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What do tulips, a bottle of whiskey, Super Mario 64, and a futuristic real estate development project have in common?
If you were smart enough to guess from the title of this article that these are all alternative investments, you would be correct. All of these are – or were – successful investment opportunities. Each component has rewarded smart investors who dared to invest their money in unconventional investments rather than stocks or bonds.
How did this alternative market arise, and what does the development of alternative investments hold for the future?
Early days of alternative investing
Alternative investment is loosely defined as any financial investment except for stocks, bonds, or cash related instruments. Some alternative investments have been around for centuries. The first form of commodity trading arose between 4500 BC and 4000 BC. In fact, these commitments in terms of the time and date of delivery are very similar to a modern-day forward contract.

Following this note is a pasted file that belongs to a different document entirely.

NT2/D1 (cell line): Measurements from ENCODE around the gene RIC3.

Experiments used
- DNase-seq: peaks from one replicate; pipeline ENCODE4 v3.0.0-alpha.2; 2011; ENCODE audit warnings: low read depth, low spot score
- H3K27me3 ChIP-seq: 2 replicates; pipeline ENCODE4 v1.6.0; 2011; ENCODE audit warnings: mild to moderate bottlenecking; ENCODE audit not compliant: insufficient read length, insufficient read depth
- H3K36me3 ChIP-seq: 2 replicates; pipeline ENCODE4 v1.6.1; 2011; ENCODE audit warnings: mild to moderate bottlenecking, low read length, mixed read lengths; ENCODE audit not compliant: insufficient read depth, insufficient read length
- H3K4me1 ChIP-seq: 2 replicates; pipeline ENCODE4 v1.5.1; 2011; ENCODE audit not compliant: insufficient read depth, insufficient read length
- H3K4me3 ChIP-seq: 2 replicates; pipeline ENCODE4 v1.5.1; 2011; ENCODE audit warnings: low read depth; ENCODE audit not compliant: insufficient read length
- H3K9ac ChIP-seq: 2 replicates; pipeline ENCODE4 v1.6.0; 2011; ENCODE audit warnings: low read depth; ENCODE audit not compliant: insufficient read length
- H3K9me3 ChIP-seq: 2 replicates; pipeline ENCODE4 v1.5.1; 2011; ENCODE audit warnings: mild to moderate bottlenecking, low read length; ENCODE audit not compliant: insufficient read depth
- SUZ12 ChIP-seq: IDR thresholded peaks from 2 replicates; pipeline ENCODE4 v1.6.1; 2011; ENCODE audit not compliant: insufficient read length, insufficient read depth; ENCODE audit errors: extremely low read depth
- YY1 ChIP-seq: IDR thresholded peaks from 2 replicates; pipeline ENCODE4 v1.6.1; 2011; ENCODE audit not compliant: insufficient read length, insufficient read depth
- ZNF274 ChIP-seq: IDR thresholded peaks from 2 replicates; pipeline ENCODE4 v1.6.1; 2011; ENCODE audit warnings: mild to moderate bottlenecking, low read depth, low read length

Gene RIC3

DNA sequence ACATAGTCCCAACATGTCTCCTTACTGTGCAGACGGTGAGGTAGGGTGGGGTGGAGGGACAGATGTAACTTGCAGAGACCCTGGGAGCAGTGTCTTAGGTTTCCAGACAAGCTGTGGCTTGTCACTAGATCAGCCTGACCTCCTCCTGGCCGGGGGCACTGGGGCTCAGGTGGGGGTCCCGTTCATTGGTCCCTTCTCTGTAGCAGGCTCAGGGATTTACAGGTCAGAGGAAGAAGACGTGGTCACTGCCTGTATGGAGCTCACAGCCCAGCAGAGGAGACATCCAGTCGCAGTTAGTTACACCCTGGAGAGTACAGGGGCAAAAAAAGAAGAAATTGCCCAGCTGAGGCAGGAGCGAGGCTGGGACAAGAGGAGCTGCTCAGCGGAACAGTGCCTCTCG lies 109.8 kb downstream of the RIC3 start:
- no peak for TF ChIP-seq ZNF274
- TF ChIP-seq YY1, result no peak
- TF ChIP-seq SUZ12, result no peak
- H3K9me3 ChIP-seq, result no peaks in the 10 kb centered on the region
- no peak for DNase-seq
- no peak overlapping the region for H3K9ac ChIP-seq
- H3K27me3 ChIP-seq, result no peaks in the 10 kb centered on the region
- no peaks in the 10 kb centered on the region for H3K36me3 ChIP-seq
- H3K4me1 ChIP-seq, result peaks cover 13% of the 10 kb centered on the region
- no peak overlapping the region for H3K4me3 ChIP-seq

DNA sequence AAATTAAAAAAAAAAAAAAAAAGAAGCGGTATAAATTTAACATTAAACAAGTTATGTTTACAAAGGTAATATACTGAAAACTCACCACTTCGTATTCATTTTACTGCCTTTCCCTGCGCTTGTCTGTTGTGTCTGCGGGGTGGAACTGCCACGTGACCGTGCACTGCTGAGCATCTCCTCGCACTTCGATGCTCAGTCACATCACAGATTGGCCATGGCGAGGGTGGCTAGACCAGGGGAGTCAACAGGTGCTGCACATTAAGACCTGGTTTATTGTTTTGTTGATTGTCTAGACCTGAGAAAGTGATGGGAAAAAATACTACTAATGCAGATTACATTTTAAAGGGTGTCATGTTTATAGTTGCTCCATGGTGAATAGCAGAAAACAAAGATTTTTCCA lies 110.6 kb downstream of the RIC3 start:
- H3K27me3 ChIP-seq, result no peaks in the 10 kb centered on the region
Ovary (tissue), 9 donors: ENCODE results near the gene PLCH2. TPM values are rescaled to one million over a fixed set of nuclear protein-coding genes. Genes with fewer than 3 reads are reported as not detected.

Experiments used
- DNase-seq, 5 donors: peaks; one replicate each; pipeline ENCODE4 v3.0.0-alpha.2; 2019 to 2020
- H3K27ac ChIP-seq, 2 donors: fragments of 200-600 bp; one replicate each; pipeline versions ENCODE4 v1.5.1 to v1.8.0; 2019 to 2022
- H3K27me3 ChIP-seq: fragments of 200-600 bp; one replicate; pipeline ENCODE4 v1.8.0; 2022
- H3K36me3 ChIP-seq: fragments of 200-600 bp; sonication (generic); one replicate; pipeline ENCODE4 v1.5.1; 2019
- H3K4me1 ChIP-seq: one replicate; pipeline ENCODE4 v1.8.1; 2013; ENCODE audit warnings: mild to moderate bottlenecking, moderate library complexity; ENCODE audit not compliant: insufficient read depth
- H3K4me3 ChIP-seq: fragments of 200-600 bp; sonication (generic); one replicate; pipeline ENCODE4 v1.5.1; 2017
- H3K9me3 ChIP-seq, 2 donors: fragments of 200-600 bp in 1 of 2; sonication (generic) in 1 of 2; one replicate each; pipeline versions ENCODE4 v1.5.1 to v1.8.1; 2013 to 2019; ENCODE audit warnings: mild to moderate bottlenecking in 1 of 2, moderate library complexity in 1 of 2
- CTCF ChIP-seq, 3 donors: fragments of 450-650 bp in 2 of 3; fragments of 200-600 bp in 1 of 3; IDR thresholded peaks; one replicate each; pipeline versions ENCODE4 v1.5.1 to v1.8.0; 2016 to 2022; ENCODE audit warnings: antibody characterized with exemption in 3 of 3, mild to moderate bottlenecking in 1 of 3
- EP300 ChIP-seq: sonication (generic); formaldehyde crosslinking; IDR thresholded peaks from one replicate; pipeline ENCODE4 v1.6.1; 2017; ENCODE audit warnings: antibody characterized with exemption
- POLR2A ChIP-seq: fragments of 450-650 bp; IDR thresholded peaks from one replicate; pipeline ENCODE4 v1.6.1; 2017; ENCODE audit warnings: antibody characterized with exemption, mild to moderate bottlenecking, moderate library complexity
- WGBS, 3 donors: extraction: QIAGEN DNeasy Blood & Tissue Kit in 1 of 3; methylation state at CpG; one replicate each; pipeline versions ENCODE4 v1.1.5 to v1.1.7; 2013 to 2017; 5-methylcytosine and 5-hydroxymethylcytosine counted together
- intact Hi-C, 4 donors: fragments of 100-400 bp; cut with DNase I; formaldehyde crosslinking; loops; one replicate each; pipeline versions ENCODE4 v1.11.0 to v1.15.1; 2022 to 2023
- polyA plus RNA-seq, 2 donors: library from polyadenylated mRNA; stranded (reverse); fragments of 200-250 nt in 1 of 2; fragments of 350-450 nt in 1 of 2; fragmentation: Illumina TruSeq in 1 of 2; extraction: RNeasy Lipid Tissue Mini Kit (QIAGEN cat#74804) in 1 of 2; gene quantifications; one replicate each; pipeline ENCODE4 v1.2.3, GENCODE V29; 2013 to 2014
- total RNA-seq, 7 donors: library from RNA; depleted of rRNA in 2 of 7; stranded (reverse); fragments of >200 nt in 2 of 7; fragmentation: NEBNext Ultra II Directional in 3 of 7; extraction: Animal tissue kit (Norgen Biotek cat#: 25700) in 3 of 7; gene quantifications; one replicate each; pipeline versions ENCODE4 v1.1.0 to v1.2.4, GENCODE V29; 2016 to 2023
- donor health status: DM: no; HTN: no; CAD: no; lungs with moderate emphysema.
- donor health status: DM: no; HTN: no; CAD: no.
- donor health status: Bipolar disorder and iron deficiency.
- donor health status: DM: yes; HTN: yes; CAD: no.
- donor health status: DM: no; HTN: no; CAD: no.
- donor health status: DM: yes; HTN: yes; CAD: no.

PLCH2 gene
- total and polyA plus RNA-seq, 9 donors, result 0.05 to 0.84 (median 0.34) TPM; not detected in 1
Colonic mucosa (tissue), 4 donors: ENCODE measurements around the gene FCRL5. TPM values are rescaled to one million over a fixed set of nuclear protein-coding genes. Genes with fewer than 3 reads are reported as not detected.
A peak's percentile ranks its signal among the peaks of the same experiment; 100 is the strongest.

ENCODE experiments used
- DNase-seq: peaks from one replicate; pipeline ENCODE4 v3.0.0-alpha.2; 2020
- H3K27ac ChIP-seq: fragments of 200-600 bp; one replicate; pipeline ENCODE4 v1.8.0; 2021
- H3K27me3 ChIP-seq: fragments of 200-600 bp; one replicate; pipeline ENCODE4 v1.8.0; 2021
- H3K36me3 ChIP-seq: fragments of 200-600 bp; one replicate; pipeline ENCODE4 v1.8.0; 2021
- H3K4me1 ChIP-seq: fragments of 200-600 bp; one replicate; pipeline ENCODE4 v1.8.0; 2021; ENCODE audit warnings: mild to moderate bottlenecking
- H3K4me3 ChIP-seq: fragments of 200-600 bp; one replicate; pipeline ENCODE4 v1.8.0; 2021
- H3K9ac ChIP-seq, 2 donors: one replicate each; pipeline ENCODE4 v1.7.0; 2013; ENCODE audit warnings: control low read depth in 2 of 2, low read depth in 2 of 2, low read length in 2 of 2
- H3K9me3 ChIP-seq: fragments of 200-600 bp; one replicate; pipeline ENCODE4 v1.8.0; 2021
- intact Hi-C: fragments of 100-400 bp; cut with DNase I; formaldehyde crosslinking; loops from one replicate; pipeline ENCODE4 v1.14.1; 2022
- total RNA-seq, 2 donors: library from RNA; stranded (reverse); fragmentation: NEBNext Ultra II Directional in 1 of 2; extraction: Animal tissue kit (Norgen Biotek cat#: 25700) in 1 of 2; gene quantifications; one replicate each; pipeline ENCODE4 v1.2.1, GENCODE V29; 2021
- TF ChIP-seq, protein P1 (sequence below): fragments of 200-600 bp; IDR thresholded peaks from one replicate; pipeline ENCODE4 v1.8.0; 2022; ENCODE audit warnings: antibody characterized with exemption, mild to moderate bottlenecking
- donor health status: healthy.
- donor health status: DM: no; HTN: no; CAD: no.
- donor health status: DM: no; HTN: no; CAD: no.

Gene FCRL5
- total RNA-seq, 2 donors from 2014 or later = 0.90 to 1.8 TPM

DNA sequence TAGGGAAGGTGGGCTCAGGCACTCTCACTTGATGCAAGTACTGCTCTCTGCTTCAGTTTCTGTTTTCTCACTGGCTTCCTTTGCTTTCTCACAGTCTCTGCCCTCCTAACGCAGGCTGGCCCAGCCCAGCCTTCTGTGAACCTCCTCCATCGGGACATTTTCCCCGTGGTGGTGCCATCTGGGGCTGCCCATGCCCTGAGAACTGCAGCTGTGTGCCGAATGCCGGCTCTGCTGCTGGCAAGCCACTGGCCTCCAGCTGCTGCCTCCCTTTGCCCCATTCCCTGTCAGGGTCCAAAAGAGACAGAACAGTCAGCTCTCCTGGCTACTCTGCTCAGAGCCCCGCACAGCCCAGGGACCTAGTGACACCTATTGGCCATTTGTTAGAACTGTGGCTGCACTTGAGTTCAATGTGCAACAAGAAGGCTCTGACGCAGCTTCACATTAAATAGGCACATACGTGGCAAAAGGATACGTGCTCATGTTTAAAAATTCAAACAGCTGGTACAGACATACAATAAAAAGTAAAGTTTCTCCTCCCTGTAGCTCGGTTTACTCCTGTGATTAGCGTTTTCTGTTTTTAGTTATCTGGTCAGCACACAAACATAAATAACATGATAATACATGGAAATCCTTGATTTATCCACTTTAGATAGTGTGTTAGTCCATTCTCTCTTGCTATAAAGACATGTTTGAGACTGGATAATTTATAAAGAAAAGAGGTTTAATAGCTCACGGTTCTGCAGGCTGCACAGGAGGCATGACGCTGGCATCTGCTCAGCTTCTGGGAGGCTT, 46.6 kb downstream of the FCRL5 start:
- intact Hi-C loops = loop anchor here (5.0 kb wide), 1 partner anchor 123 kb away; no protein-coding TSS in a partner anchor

Sales of private artworks date back to Roman times, while the Stockholm auction house – the world’s oldest auction house – opened in 1674. One of history’s most famous speculative bubbles arose from the trade of rare Dutch tulips during the 17th century. At their peak, bulbs traded for up to six times a person’s average annual salary. As early as 1787, the writings of Thomas Jefferson provided early evidence of premiums being imposed on old wines. If we’re talking about collectibles, you can’t forget about baseball cards. Funky trade tools called treasury cards were produced in the mid-1800s, although the “golden age” of baseball cards began in 1909.